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September 28, 2010

Stephen Sondheim, Kennedy Center collaborate on awards program for 'inspirational teachers'

With a national debate going on about how to improve education in this country and how to evaluate teacher performance, the news from along the Potomac seems mighty timely, not to mention welcome:

The launch of the Kennedy Center/Stephen Sondheim Inspirational Teacher Awards, which will be given annually to "a handful of teachers, kindergarten through college."

The awards, created to honor this year's 80th birthday of the famed Broadway composer, "were initiated and funded through the generous support of [entertainment lawyer and author] Freddie Gershon and his wife Myrna," according to a Kennedy Center press release.

In that release, Sondheim says that

"teachers define us. In our early years, when we are still being formed, they often see in us more than we see in ourselves, more even than our families see and, as a result, help us to evolve into what we ultimately become. Good teachers are touchstones to paths of achieving more than we might have otherwise accomplished, in directions we might not have gone."

The first awards will be given out each year on March 22, Sondheim's birthday. Teachers winning the award will receive $10,00. Nominations for the inaugural awards are due by Dec. 15. A page on the Kennedy Center's Web site includes instructions on who is eligible to make the nominations, which can be submitted in written, audio or video formats. 


Posted by Tim Smith at 10:06 AM | | Comments (1)


I'm so glad that the Kennedy Center and Stephen are collaborating on this. I'm going to check out the nomination process....

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About Tim Smith
Born and raised in Washington, D.C., I couldn't help but develop a keen interest in politics, but music, theater and visual art also proved great attractions. Music became my main focus after high school. I thought about being a cocktail pianist, but I hated taking requests, so I studied music history instead, earning a B.A. in that field from Eisenhower College (Seneca Falls, N.Y.) and an M.A. from Occidental College (Los Angeles). I then landed in journalism. After freelancing for the Washington Post and others, I was classical music critic for the Sun-Sentinel in South Florida, where I also contributed to NPR. I've written for the New York Times, BBC Music Magazine and other publications, and I'm a longtime contributor to Opera News. My book, The NPR Curious Listener's Guide to Classical Music (Perigee, 2002), can be found on the most discerning remainder racks.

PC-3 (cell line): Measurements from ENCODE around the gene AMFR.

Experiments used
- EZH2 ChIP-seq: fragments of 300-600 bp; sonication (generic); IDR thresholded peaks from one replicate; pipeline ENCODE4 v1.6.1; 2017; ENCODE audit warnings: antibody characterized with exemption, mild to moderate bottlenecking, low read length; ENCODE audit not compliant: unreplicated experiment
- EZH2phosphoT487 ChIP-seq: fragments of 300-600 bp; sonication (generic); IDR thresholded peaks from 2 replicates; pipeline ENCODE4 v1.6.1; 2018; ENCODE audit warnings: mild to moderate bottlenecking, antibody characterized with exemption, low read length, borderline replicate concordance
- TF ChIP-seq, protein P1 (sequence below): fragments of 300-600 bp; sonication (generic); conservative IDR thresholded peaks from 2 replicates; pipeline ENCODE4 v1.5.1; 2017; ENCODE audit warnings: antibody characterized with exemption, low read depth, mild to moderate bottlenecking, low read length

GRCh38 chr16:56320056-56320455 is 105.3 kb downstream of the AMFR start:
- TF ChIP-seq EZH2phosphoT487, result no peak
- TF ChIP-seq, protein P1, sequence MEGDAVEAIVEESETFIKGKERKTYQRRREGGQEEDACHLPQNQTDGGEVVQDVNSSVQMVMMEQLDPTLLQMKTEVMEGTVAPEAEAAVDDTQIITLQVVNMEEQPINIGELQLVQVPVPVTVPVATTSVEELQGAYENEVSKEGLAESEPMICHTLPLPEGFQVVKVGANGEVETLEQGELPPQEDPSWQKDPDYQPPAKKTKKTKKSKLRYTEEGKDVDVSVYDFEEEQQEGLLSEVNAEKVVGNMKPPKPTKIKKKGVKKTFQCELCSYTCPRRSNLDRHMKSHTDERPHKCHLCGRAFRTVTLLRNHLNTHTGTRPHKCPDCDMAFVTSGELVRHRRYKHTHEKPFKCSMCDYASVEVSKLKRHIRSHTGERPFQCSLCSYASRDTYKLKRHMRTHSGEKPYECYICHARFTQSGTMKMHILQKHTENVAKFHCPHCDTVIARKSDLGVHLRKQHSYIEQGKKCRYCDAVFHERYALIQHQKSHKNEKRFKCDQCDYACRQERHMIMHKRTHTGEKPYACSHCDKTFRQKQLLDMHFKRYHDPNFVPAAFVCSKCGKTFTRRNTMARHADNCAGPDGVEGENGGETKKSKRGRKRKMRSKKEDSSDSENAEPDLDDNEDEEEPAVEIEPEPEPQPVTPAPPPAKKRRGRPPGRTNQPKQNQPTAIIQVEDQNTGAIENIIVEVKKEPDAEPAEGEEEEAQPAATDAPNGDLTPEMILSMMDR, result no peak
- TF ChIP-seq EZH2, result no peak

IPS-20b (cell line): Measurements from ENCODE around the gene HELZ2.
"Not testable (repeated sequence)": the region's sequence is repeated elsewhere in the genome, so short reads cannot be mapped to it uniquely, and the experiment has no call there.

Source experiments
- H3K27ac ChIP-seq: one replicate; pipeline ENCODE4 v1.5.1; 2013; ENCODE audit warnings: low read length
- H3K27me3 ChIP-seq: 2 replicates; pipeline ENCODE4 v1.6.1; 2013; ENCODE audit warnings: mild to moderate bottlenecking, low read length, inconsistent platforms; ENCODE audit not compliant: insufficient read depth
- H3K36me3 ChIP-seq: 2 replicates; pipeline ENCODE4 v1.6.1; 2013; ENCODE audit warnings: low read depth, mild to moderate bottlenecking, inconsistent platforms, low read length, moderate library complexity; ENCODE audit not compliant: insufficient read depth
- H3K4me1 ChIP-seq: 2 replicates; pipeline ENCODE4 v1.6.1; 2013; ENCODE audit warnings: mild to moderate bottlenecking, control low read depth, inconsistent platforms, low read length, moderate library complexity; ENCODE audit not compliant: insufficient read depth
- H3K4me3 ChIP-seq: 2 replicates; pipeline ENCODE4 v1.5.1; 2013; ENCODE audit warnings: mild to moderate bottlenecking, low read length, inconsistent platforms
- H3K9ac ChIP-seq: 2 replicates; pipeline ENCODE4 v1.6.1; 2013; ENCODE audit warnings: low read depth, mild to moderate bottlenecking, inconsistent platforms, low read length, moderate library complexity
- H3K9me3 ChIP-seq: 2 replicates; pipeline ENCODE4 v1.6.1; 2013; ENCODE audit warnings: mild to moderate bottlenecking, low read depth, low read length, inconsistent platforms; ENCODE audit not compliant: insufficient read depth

I joined the Baltimore Sun as classical music critic in 2000 and, in 2009, also became theater critic, giving me the opportunity to annoy a whole new audience. In 2010, my original Clef Notes blog expanded to encompass a theatrical component -- how could I resist calling it Drama Queens? I hope you'll find both sides of this blog coin worth exploring and reacting to; your own comments are always welcome and valued (well, most of them, at least).

Think of this as your open-all-hours, cyber green room, where there's always a performer or performance to discuss, some news to digest, or maybe just a little good gossip to share.
Note: Tim Smith now writes about the fine arts at This blog will be kept in place as an archive for an indefinite period. Please visit the new location to get the latest Mid-Atlantic arts coverage.
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